The official explanation: the war on terror " />

Fences at railway stations and closed beach entrances – how Crimea is preparing for tourist season

The official explanation: the war on terror

Local residents fishing at a recently opened bridge over the Kerch Gulf which connects the Crimean peninsula with Russia. Photo: REUTERS/Pavel Rebrov

Based on an article from Novaya Gazeta

The media in the Crimea has written that the tourist season will be particularly successful this year. Local officials are predicting that as many as six million tourists will visit, while official data claimed that 5.2 million people came to vacation on the peninsula last year.

A significant portion of the Crimean peninsula forms part of a territorial dispute between Ukraine and Russia. Crimea held a referendum in March 2014, withdrew from Ukraine and became a part of Russia. Not only does Ukraine continue to consider Crimea a part of Ukraine, but the majority of UN member states do as well.  

However, the six million tourists will not only swim in the Black Sea, hike in the Crimean mountains and visit famous palaces, they will also be met with an unbelievable number of fences which the local authorities are erecting practically everywhere.

Fifteen fences against terrorism

Fences have been erected in two rows at the bus station in Yalta. The first is located at the station and the second near the platform itself. People who get off the bus or move towards it have to go through a grey gate one by one.

Crimean officials are strictly enforcing the erection of the fences. The director of Evpatoria bus station, Viktor Popov, told a local television channel that:

“The state must stand against terrorism. One such measure is regulating the transit of passengers in highly populated areas. Simply put, this is a regular check before [making use of] the bus.”

Fences have been put up at 15 bus stations in the Crimea in anticipation of the tourist season.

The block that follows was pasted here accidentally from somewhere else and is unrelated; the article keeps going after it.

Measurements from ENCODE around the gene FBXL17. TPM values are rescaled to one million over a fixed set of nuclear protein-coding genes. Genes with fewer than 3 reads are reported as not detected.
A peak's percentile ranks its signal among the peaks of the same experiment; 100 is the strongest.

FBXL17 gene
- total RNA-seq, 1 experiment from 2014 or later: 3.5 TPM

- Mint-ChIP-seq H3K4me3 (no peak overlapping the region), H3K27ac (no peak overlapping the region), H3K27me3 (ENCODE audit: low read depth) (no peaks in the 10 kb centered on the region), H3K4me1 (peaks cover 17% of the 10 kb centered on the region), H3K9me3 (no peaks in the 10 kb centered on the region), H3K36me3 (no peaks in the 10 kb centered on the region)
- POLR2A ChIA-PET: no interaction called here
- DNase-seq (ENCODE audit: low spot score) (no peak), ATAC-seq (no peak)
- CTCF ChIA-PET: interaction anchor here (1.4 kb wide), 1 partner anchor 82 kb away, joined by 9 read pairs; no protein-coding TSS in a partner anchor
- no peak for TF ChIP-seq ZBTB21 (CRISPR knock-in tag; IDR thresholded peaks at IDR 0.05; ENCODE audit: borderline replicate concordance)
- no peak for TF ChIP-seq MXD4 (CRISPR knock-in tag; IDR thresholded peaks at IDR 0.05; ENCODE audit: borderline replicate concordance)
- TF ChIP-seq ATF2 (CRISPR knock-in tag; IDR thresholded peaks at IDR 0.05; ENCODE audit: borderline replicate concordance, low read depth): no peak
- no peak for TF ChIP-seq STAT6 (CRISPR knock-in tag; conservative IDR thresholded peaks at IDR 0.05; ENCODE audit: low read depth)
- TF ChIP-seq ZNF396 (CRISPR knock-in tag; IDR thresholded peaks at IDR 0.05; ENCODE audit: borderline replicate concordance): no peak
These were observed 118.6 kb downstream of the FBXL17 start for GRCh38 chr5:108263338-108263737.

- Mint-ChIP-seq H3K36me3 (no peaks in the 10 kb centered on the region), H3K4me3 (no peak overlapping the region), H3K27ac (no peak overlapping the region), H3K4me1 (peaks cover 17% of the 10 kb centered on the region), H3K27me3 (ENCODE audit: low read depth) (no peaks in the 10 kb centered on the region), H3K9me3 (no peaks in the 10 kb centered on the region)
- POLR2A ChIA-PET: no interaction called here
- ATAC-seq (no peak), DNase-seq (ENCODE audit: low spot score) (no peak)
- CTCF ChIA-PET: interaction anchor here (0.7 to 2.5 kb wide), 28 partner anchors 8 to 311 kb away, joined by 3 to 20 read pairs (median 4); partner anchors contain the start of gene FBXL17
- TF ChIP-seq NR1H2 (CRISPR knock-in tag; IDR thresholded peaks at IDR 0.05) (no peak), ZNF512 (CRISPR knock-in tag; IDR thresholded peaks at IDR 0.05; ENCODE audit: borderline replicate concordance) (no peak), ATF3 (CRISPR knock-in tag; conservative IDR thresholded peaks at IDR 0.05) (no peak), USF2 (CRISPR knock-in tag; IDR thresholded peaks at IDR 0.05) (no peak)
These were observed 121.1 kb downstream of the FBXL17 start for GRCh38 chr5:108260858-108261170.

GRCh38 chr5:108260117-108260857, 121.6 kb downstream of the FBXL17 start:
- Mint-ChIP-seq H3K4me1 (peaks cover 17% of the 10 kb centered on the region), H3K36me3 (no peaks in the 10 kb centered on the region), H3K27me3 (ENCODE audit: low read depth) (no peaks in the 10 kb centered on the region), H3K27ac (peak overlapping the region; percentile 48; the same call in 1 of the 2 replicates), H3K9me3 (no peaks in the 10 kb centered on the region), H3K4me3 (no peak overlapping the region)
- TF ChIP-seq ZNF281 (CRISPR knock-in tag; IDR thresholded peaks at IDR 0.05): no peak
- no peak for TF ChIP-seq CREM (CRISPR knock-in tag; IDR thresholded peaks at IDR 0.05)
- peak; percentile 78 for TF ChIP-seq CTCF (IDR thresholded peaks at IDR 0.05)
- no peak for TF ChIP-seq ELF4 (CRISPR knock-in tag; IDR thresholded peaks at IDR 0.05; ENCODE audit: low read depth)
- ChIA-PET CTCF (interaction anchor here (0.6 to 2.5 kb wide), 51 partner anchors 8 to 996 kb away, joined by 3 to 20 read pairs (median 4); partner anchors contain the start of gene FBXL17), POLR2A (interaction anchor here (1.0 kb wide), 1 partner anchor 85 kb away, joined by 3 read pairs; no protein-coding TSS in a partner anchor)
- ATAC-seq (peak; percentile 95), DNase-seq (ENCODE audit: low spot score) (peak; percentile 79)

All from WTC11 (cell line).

“They took away the beach”

Fences are not only put up at bus stations but on beaches as well. Residents of Simeiz village have been deprived access to the municipal beach.

“They first closed it off in spring of 2015,” says local resident Irina Nechaeva.

The beach was taken over by a local sanatorium. Residents appealed to the authorities, who then provided access to the beach only to close it off again some time later – several times over.

Irina Nechaeva and the fence at Simeiz. Photo: Ivan Zhilin/Novaya Gazeta


esidents of Simeiz have again been deprived of access to the improved beach. A tall gate is installed at the pier and there are enormous stones on the other side.

The problem of fences in Crimea is not new. It was a problem when it was controlled by the Ukrainian authorities, but the problem became worse when Crimea joined Russia.

Aleksandr Talipov has participated in the Clean Shore public movement in Crimea since 2014 and has fought against illegal fences. They are illegal because according to the legislation, all citizens are guaranteed free access to the seaside.

“Earlier, there were so-called closed ‘private beaches’. They were given to the municipalities and there was commercial activity everywhere. But at that time, there were many beach-resorts and sanatoriums which were open to all. Now we’ve been able to get rid of the fences from the so-called ‘private beaches’, but the resort beaches and sanatoriums have been fenced off,” says Aleksandr.

The authorities claim that the fences are anti-terrorism measures, but in actuality, they seem to be anti-tourist.

A seaside village without access to the shore

If you go from Yalta to Sevastopol, you’ll see a tall, four-meter-high brown metal fence which completely covers up the view of the sea.

Residents that live near the fence in Oliva have basically been unable to see the sea for a third year in a row.

“In December 2015 I was going to go fishing,” says local resident Valery Shakh. “A person in camouflage disappointed me when he told me the territory was closed off.”

In the village there were government dachas (holiday homes) since Soviet times which took the front row by the seaside. Locals went to the seaside through the campus of the Tavria sanatorium.

“When Russia came, Tavria was given to the FSB and the special services gave it the status of a military base,” says Oliva resident Boris Sulimov. “This means that outsiders are not allowed in.”

Boris Sulimov by the fence of one of the government dachas in Oliva. Photo: Ivan Zhilin/Novaya Gazeta

The only way villagers may go to the sea is to go to the neighbouring villages of Foros and Parkovoe. This has been the situation for three years – many go by public transportation or by their own cars. This summer, the local administration has promised to provide village residents with a bus which will take them to the sea four times a day.

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